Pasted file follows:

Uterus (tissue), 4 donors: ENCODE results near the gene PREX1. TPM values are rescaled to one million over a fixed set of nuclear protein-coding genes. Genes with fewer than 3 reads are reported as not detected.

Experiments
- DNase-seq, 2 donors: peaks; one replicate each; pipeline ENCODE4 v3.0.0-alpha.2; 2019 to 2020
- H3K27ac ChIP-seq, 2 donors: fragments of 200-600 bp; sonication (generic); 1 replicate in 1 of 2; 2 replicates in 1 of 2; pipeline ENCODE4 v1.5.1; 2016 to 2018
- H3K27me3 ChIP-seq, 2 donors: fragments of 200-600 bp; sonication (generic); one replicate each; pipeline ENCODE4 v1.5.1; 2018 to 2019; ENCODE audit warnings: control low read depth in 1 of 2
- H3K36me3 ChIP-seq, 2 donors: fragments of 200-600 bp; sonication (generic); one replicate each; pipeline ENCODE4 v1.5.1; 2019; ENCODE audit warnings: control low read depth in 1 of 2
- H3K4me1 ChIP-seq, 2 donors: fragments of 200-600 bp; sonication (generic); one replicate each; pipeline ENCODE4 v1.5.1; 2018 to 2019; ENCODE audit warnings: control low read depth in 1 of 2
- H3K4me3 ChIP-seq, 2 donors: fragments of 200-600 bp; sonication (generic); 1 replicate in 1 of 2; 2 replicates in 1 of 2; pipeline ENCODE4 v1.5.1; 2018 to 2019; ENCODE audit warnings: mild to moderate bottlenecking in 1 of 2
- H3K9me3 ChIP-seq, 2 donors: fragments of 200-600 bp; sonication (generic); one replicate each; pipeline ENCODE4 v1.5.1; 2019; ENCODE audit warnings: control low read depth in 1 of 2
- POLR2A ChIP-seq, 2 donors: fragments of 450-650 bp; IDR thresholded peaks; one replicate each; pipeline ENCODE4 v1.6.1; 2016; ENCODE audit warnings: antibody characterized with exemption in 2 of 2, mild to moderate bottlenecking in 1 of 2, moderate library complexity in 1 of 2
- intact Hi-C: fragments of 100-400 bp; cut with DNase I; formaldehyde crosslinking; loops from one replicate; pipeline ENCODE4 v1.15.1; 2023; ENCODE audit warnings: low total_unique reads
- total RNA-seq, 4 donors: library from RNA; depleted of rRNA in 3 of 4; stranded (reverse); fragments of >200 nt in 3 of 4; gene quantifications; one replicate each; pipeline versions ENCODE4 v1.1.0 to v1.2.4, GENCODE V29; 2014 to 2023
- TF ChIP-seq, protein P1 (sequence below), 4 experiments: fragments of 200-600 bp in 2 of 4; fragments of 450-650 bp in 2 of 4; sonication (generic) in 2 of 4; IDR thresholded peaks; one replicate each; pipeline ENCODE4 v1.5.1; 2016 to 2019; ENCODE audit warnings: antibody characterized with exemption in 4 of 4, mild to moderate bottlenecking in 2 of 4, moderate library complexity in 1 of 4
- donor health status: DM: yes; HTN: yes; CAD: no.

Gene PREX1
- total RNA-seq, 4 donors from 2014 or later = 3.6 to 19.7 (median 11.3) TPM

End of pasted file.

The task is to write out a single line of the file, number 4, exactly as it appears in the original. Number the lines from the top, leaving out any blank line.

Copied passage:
- H3K27ac ChIP-seq, 2 donors: fragments of 200-600 bp; sonication (generic); 1 replicate in 1 of 2; 2 replicates in 1 of 2; pipeline ENCODE4 v1.5.1; 2016 to 2018